Samsung, TSMC, and Intel are all in competition to reduce the size of semiconductors
Taiwan’s TSMC, the world’s No. 1 foundry player, has begun developing a 2-nm process, widening its gap with its competitors. As competition for taking the lead in the ultra-fine process has been narrowed down to a three-runner race among TSMC, Samsung Electronics, and Intel, the three are expected to run neck and neck.
On June 6, Taiwanese media outlets and semiconductor industry sources said that TSMC recently began preparations for trial production of 2-nm products for Apple and Nvidia. To develop the 2-nm process, TSMC will send about 1,000 research and development (R&D) personnel to Fab 20 under construction in Hsinchu Science Park in northern Taiwan.
Previously, Samsung Electronics began volume production of 3-nm chips through a gate-all-around (GAA) process in June 2022, six months ahead of TSMC and a world first. Shocked by Samsung’s preemptive strike, TSMC executives publicly revealed their plan for a 2-nm process several times, triggering an ultra-fine fabrication race.
Intel, which announced its plan to re-enter the foundry business in 2021, has also joined the ultra-fine fabrication race. The U.S. semiconductor giant began to expand its presence in the foundry industry by announcing a technical overview, test data, and a roadmap on its wafer backside power supply solution, “PowerVia,” in an online event on June 1 (local time). TSMC is also reportedly developing the technology to deliver power to the back of semiconductors with the goal of using it by 2026.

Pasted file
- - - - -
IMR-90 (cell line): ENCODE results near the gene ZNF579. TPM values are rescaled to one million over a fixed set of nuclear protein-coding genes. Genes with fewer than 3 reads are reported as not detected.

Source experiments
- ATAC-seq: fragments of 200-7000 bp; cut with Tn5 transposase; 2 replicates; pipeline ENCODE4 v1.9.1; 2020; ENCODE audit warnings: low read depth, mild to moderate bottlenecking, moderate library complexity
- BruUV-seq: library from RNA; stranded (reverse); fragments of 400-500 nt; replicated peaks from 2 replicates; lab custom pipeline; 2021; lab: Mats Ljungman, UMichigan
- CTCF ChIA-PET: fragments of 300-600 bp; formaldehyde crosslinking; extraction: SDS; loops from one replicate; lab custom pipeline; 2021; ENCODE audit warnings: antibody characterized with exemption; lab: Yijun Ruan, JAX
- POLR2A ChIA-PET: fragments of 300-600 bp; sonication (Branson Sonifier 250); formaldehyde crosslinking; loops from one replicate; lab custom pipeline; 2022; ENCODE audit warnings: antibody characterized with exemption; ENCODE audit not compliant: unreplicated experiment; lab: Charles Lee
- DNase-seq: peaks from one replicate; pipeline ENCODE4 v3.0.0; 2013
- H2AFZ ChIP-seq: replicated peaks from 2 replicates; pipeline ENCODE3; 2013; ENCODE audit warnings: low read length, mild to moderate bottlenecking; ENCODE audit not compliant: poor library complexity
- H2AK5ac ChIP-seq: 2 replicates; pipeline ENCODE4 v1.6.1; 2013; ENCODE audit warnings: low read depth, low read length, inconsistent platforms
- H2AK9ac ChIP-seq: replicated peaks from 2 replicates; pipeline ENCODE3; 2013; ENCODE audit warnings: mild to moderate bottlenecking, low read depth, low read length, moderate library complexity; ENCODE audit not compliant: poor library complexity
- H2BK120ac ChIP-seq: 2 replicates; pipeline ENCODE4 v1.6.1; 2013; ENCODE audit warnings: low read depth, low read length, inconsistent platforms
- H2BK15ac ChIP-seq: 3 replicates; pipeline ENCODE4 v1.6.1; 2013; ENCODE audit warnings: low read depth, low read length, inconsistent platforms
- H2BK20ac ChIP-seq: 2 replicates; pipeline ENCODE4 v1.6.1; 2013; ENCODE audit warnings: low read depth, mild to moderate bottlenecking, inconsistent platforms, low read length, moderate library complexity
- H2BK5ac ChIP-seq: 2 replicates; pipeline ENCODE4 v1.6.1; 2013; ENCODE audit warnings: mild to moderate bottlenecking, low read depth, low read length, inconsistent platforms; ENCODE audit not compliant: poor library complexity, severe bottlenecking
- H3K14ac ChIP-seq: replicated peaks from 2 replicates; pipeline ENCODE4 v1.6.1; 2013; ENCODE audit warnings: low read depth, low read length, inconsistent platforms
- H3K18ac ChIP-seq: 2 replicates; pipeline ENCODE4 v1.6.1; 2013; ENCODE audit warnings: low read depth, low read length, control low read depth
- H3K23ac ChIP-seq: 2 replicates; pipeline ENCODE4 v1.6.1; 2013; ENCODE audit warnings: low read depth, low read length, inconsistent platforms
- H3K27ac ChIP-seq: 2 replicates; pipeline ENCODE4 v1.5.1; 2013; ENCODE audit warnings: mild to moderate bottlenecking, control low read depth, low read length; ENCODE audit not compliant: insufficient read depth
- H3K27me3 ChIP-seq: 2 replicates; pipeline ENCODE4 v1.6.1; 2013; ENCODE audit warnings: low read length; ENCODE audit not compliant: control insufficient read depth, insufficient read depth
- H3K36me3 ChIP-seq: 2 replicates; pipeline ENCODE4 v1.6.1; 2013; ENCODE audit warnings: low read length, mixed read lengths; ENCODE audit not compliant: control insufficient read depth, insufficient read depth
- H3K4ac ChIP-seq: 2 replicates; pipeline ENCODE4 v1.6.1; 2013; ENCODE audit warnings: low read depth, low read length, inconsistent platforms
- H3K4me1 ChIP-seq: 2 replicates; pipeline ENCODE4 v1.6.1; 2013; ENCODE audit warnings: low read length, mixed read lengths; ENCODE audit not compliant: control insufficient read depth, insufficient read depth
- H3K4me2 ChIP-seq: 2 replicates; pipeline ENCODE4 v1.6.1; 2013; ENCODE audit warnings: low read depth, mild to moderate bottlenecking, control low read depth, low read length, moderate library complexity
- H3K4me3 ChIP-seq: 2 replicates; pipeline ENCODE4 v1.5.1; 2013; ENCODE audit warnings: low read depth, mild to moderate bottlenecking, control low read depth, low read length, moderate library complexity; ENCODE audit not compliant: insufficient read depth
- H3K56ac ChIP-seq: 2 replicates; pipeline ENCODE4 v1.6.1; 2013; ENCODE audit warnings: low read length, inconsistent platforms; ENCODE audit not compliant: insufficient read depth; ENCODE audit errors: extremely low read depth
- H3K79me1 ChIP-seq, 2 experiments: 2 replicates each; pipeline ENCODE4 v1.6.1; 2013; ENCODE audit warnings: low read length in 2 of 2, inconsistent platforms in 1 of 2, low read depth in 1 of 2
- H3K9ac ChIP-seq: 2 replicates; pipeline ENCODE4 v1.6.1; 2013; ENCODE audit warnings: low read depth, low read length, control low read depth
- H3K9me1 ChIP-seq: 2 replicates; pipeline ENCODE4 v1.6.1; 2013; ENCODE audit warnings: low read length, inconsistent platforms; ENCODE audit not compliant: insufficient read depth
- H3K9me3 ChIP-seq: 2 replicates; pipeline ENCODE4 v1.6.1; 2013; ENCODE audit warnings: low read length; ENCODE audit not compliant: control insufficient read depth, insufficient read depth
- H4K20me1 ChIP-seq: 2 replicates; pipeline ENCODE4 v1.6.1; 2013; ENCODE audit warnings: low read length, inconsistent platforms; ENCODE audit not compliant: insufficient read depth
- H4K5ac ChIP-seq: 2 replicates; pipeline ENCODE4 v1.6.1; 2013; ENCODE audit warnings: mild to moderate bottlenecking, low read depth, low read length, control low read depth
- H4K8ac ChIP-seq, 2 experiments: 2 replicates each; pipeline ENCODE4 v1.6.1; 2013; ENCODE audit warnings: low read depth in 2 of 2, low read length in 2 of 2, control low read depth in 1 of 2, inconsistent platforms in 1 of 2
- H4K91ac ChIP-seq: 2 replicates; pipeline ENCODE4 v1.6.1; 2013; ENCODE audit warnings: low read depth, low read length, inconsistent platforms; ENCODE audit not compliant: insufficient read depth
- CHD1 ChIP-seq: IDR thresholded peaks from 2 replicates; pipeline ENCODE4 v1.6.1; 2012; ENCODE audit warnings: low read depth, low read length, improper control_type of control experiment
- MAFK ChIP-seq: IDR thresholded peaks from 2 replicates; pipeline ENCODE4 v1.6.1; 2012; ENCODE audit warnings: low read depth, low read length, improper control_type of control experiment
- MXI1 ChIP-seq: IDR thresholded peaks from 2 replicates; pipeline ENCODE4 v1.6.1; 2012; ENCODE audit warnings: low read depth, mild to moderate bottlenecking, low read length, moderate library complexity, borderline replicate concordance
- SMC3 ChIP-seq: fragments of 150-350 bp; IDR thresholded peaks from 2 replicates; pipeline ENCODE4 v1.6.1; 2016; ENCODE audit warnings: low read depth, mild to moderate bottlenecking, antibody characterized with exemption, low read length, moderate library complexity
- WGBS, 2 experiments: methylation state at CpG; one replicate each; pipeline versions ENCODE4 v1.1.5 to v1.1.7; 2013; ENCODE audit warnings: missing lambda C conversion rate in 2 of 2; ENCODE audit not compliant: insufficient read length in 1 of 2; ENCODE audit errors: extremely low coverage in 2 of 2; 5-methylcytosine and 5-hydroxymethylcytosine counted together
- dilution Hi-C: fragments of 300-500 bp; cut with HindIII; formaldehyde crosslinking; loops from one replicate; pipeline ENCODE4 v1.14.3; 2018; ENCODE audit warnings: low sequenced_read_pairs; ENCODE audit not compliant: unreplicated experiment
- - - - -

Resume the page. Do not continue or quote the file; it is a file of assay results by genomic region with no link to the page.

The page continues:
Intel has set a goal of advancing its foundry process from the current 7-nm range to the 20A (2 nanometer) range in the first half of next year and the 18A (1.8 nanometer) range in the second half. In March, the company laid out a plan to develop a next-generation mobile system-on-chip (SoC) using the 1.8-nanometer process by forging a partnership with ARM. However, there is some pessimism among industry insiders that even if Intel succeeds in the process according to the roadmap, it will be a big challenge for the company to attain the desired yield to break even.
“Samsung is currently one year behind TSMC in 3-nm semiconductor production and two years behind in 4-nm semiconductor production,” said Kyung Kye-hyun, president of the DS Division at Samsung Electronics, in a lecture at KAIST in Daejeon in early May. “Our goal is to catch up with TSMC when TSMC starts a 2-nm GAA process,” Kyung said. Since Samsung Electronics started GAA technology first, the Korean chip maker plans to catch up with TSMC and gain technological advantage over the Taiwanese foundry giant beginning from a 2-nm process to which TSMC will start applying GAA technology.
Taiwan’s TSMC, the world’s No. 1 foundry player, has begun developing a 2-nm process, widening its gap with its competitors. As competition for taking the lead